Takeaways From Illinois Primary: Big Money, Party Splits
Illinois voters added their voices to the 2018 primary season, with Republican Gov. Bruce Rauner surviving an unexpectedly stiff primary challenge from the right and a suburban Chicago congressman, Dan Lipinski, narrowly dispatching a Democratic challenger fueled by the party's liberal wing.
Takeaways from the nation's second statewide primary in President Donald Trump's midterm election year:
Rich governor, richer challenger, two approaches
The general election for governor will pit one wealthy businessman against another. The pair's combined personal spending on the race tops $120 million already.
Rauner, who's just shy of billionaire status, put more than $50 million toward winning his primary by fewer than 4 percentage points. Democrat J.B. Pritzker, an heir to the Hyatt hotel fortune, spent about $70 million to win 46 percent of the vote in a six-candidate primary.
Rauner, who's battled the Democratic legislature at every turn, offered his fall campaign theme Tuesday night by inviting support from anyone "disgusted by our system of corruption." Pritzker countered by embracing the populist liberalism that now animates the Democratic base; he promised to put "Illinois back on the side of working families" while "fighting for unions ... dreamers and immigrants ... women ... and black and brown communities."
National Democrats view Illinois as one of its best chances to flip a Republican-held governor's office four years after Rauner joined fellow Republicans Charlie Baker of Massachusetts and Larry Hogan of Maryland to claim governorships in states typically dominated by Democrats. Baker and Hogan boast stronger job approval ratings than does Rauner.
With 94 percent of precincts reporting, 1.2 million Democratic votes had been cast in the governor's race, compared to 655,000 for Republicans — an advantage that feeds Democratic hopes of a national wave election in November.
For comparison, in 2010, the year of a Republican general election sweep, the Democratic advantage was 959,521 to 783,060. In 2006, the last time the Democrats flipped control of the U.S. House, Democrats outvoted Republicans in the Illinois primary 997,720 to 751,627.
Besides reclaiming the governor's mansion, Democrats hope the apparent enthusiasm gap helps their nominees in five GOP-held congressional districts in Illinois that are among the party's targets nationally. Democrats need to flip 24 Republican-held seats for a House majority.
Two divided parties
Illinois voters didn't settle the ideological battles within the two major parties — they simply illuminated them, even with the impressive turnout among Democrats.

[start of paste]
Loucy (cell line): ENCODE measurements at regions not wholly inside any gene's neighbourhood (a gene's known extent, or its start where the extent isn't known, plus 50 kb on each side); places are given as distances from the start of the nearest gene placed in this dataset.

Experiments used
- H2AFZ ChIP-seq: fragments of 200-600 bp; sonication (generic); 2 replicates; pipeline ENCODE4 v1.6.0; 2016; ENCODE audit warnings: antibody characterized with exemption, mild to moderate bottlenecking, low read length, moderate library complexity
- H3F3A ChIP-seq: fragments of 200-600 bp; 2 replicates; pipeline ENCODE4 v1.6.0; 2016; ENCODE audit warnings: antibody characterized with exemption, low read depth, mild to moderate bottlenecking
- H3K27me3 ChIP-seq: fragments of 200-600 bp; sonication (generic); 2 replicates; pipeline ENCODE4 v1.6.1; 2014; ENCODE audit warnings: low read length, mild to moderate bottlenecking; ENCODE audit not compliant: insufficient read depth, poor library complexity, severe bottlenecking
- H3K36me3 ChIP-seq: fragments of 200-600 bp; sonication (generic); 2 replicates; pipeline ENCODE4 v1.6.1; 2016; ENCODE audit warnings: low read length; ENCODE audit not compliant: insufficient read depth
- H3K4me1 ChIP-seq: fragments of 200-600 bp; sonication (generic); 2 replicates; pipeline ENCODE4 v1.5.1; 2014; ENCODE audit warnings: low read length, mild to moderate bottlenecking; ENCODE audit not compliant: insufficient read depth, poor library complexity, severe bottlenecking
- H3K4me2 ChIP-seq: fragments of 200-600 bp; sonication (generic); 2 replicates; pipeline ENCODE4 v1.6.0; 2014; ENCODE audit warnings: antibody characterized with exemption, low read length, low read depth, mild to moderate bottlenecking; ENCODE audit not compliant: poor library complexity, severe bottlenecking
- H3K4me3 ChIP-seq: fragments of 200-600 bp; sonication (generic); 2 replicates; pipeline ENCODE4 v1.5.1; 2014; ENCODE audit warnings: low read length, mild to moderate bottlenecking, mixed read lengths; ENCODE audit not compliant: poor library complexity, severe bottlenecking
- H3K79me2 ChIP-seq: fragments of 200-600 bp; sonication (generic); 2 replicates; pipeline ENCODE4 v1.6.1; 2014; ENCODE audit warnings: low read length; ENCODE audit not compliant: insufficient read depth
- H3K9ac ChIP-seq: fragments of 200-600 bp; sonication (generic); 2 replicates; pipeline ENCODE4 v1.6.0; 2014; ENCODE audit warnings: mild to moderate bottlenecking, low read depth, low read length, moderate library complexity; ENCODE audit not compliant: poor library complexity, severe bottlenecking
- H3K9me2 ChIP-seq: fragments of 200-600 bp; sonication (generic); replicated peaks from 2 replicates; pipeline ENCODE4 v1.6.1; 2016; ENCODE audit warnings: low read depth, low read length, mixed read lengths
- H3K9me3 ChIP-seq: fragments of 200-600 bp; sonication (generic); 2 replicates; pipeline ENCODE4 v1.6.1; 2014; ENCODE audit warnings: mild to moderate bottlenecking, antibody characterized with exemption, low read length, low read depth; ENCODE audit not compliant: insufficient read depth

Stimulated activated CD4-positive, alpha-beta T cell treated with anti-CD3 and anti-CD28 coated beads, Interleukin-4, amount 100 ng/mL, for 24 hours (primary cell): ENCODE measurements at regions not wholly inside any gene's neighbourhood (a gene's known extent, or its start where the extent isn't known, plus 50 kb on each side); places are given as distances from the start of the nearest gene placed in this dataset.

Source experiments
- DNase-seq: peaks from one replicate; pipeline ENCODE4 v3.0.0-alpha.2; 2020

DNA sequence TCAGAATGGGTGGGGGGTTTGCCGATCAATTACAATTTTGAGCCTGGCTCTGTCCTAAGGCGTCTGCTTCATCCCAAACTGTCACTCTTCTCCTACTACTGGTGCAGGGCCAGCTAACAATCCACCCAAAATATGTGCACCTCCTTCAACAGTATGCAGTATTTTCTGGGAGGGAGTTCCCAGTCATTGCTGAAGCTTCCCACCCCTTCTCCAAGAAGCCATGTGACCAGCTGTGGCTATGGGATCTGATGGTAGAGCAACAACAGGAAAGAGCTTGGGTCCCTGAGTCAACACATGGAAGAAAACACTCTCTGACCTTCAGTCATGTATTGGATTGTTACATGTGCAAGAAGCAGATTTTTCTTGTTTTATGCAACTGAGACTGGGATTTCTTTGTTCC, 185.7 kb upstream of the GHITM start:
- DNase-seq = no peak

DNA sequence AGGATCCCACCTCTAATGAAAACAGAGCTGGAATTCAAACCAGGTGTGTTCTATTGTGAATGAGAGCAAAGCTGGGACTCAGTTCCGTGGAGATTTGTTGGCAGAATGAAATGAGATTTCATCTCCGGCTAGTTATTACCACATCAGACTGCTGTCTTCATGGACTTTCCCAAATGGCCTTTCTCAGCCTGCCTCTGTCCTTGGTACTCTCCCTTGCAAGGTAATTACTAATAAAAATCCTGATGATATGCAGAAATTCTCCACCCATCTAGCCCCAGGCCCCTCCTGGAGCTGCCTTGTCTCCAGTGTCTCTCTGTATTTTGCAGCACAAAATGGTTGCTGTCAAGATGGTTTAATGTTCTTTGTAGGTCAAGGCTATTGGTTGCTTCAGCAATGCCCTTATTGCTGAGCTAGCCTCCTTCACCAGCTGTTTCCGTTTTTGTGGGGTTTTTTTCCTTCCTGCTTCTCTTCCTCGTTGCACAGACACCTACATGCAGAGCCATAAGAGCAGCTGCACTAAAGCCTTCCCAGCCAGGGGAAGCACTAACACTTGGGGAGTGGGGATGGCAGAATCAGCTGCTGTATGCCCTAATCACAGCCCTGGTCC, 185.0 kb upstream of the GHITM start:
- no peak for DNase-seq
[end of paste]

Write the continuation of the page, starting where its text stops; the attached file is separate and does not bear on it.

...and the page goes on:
In the GOP governor's primary, state Rep. Jeanne Ives hammered Rauner for his moderate stances on immigration, abortion and LGBTQ rights. That raises doubts about Rauner's ability to build a winning coalition in a Democratic-leaning state. He gave a nod to his weaknesses on the right, saying he's "heard" from "those of you who wanted to send me a message" and asking them to "focus on issues that unite us: reducing taxes, growing jobs and reducing corruption."
The question is whether that approach, basically repeating his 2014 pitch as a Chamber of Commerce problem solver, can be enough without the national GOP wave that aided his initial election.
Perhaps Rauner's best comfort is in his Democratic rival's primary struggles. Despite his spending advantage, Pritzker couldn't manage a majority after a primary race that featured his two closest competitors calling him a "fraud" and a "liar." And Pritzker's pledges to working families notwithstanding, the liberal groups and activists that have propelled the anti-Donald Trump resistance movement lined up mostly behind the second- and third-place finishers, Daniel Biss and Chris Kennedy.
Pritzker must hope that the most outspoken liberal branches of the party follow the lead of Indivisible Chicago, the local chapter of one of the leading national grassroots organizations that formed after Trump's election to resist his agenda. The group called for party unity Tuesday, called Pritzker's platform "progressive" and said he "represents a significant upgrade" over Rauner. Perhaps not a full-throated endorsement, but a first step toward what Pritzker needs.
Blue dogs are an endangered species
Illinois' top-billed congressional primary wasn't in a battleground district that will determine House control in November; it was a safe Democratic seat in greater Chicago where seven-term incumbent Dan Lipinski, part of the dwindling Blue Dog caucus of moderate and conservative Democrats, nipped his more liberal challenger, political newcomer Marie Newman, by about 2 percentage points.
Lipinski, whose father held the 3rd Congressional District seat before him, had broad union support and nominal backing from national Democratic bosses including House Minority Leader Nancy Pelosi. But that didn't play with Democratic voters increasingly displeased with Lipinski's opposition to abortion rights and same-sex marriage, his vote against the 2010 health care law, and his late-breaking support for legislation to shield certain young immigrants called "Dreamers" from deportation.
Newman was endorsed by Bernie Sanders, the Vermont senator and erstwhile presidential candidate, and liberal groups including the women's advocacy organization Emily's List, local Indivisible chapters and Our Revolution, the offshoot of Sanders' 2016 campaign.
Even with Lipinski surviving, the fact that Newman battled him to a near draw will embolden liberals in other Democratic primary battles and in the larger struggle for party identity.